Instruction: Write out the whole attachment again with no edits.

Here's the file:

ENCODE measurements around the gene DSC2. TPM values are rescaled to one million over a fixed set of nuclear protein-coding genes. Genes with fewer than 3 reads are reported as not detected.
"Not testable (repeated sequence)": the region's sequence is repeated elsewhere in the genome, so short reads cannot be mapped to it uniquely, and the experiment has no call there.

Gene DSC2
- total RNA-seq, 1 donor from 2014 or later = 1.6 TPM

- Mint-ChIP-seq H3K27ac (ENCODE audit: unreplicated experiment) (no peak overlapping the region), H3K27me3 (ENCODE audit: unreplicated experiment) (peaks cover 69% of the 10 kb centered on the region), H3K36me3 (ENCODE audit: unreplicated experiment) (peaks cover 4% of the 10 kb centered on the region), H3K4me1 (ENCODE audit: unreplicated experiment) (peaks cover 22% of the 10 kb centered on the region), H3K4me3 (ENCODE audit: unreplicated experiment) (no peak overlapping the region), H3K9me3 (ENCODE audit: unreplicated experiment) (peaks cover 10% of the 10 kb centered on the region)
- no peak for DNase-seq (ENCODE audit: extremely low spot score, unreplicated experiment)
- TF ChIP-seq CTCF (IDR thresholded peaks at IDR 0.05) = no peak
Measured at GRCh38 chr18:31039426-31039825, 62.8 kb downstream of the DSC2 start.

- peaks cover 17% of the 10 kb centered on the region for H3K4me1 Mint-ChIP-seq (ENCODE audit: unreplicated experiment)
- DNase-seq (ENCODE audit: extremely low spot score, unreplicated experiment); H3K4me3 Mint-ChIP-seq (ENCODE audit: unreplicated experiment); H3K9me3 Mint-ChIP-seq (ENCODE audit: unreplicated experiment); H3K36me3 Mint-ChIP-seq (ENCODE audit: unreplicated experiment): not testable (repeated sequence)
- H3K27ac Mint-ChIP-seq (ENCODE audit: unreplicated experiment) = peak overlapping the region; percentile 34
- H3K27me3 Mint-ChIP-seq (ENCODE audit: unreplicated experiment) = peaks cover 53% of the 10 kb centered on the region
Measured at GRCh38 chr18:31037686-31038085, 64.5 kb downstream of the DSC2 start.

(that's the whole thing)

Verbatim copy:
ENCODE measurements around the gene DSC2. TPM values are rescaled to one million over a fixed set of nuclear protein-coding genes. Genes with fewer than 3 reads are reported as not detected.
"Not testable (repeated sequence)": the region's sequence is repeated elsewhere in the genome, so short reads cannot be mapped to it uniquely, and the experiment has no call there.

Gene DSC2
- total RNA-seq, 1 donor from 2014 or later = 1.6 TPM

- Mint-ChIP-seq H3K27ac (ENCODE audit: unreplicated experiment) (no peak overlapping the region), H3K27me3 (ENCODE audit: unreplicated experiment) (peaks cover 69% of the 10 kb centered on the region), H3K36me3 (ENCODE audit: unreplicated experiment) (peaks cover 4% of the 10 kb centered on the region), H3K4me1 (ENCODE audit: unreplicated experiment) (peaks cover 22% of the 10 kb centered on the region), H3K4me3 (ENCODE audit: unreplicated experiment) (no peak overlapping the region), H3K9me3 (ENCODE audit: unreplicated experiment) (peaks cover 10% of the 10 kb centered on the region)
- no peak for DNase-seq (ENCODE audit: extremely low spot score, unreplicated experiment)
- TF ChIP-seq CTCF (IDR thresholded peaks at IDR 0.05) = no peak
Measured at GRCh38 chr18:31039426-31039825, 62.8 kb downstream of the DSC2 start.

- peaks cover 17% of the 10 kb centered on the region for H3K4me1 Mint-ChIP-seq (ENCODE audit: unreplicated experiment)
- DNase-seq (ENCODE audit: extremely low spot score, unreplicated experiment); H3K4me3 Mint-ChIP-seq (ENCODE audit: unreplicated experiment); H3K9me3 Mint-ChIP-seq (ENCODE audit: unreplicated experiment); H3K36me3 Mint-ChIP-seq (ENCODE audit: unreplicated experiment): not testable (repeated sequence)
- H3K27ac Mint-ChIP-seq (ENCODE audit: unreplicated experiment) = peak overlapping the region; percentile 34
- H3K27me3 Mint-ChIP-seq (ENCODE audit: unreplicated experiment) = peaks cover 53% of the 10 kb centered on the region
Measured at GRCh38 chr18:31037686-31038085, 64.5 kb downstream of the DSC2 start.